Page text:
Kitten being cradled in owners arms.

Some pets are born special, but that doesn’t make them any less lovable. Their care is just as, if not more, important than for those with more typical needs. Oakhurst Veterinary Hospital provides quality pet wellness care for all of our patients, no matter their obstacles.

For kittens, one of the more common congenital challenges we diagnose is something called cerebellar hypoplasia. While this may sound like an overwhelming diagnosis, these sweet babies are often capable of a quality life. 

Understanding Cerebellar Hypoplasia in Cats

A lot needs to happen during development of healthy cats, and there isn’t a lot of room for error. One of the most common places that developmental missteps take place is within the nervous system. 

The cerebellum is a very important part of the nervous system, nestled at the base of the brain. Its primary function is to provide those involuntary reflexes that we take for granted in normal movement. From navigating uneven terrain, to knowing how high to pick up your feet, to turning the head to maintain balance, the cerebellum helps us to have smooth, coordinated movements. 

During development, the cerebellum is still developing up until the last few days before birth, and continues its maturation for a few weeks after, making it very susceptible to damaging influences.

We commonly diagnose cerebellar hypoplasia, or underdevelopment of the cerebellum, in cats as a result of infection with feline distemper. Feline distemper is caused by the panleukopenia virus, which can affect a kitten through its mother before birth or through infection shortly after birth.

Because many feline distemper vaccines are made from a weakened form of the live panleukopenia virus, mother cats who are vaccinated during pregnancy or shortly after giving birth can infect their kittens by way of the vaccine. This is just one reason it is important to have your pet’s vaccinations administered by a knowledgeable professional. Ideally, a cat would be well-vaccinated against feline distemper prior to becoming pregnant.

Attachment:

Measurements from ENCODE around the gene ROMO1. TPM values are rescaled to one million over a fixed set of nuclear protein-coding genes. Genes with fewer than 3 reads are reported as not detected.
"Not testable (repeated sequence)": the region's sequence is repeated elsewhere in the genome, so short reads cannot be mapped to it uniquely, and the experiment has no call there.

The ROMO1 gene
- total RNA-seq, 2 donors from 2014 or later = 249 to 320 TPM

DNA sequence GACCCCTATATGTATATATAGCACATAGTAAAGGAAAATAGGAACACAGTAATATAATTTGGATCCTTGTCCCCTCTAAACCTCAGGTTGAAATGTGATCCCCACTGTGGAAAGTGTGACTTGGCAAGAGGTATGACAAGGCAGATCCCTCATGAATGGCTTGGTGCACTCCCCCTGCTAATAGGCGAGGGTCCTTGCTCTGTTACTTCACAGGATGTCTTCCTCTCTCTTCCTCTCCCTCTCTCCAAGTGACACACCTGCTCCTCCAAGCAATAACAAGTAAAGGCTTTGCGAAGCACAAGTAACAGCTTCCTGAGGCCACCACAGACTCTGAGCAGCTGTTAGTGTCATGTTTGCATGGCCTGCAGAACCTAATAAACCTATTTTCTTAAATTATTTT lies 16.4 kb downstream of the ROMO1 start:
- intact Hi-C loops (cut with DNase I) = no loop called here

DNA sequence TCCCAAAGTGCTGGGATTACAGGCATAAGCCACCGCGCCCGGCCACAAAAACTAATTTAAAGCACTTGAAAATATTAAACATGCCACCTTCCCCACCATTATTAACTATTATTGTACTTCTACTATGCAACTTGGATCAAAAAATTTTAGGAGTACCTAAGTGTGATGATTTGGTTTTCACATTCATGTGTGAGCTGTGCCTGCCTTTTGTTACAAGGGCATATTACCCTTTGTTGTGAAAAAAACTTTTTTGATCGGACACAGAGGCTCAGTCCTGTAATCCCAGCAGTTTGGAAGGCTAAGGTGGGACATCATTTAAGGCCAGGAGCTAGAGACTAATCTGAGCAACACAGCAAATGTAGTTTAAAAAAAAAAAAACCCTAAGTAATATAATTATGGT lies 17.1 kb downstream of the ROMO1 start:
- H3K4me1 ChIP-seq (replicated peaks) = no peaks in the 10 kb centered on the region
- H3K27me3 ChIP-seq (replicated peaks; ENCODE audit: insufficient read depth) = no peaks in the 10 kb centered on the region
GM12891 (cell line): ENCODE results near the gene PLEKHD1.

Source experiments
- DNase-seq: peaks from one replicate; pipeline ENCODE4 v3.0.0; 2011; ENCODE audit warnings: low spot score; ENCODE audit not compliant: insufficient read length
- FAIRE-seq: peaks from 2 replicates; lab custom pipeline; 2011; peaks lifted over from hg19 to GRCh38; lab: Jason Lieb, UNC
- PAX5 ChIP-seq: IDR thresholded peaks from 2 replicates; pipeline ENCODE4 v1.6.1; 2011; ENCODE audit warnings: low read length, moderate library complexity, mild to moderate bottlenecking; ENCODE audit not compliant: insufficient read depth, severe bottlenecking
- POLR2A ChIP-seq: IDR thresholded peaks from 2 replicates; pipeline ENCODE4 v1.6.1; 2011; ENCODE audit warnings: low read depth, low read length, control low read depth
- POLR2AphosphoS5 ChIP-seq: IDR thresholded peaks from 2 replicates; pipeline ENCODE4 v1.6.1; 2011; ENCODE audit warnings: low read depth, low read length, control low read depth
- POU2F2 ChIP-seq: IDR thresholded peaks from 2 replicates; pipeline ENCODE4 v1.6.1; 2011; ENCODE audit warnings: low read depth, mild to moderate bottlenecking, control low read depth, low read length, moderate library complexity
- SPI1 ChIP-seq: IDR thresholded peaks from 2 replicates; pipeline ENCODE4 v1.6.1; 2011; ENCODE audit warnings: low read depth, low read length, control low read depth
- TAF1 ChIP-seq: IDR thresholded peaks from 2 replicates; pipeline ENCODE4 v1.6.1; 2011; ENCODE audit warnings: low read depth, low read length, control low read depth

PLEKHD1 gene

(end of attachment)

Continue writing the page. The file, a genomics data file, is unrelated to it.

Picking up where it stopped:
Kittens affected by cerebellar hypoplasia:

  • Walk with a wide-based stance
  • May lean against things for support
  • Appear normal until they begin to move
  • May have tremors, especially as they focus on something
  • Often fall more than a normal kitten

Since we are helpless to fix a defect in development, there is no treatment for cerebellar hypoplasia in kittens. Many of them can live normal, happy lives, though, with some help. 

Pet Wellness Care for Special Needs Animals

Our furry friends with special needs such as cerebellar hypoplasia require a little extra attention when it comes to pet wellness care. 

Cats can be affected to varying degrees by birth defects such as cerebellar hypoplasia, so regular wellness examinations can help us to help you determine how to help your specific pet. 

In general, you should consider:

  • Keeping your cat indoors as they may be more susceptible to accidents and injury
  • Providing no-spill food and water sources
  • Ensuring your cat’s access to the litter box is unobstructed and easy to navigate
  • Providing steps and stools to allow your cat access to favorite kitty spots
  • Constructing ways for your cat to lean against secure surfaces when navigating your home

For the most part, pet wellness care for a cerebellar hypoplasia kitten is the same as care for any other kitten. We recommend vaccinating to prevent disease and parasite prevention such as heartworm and flea preventives. Spay and neuter is also important.  

Cats with cerebellar hypoplasia can live normal and enjoyable lives with the help of a caring owner. If you have a special needs pet, don’t hesitate to ask us for help. We take our role of helping animals of all kinds very seriously.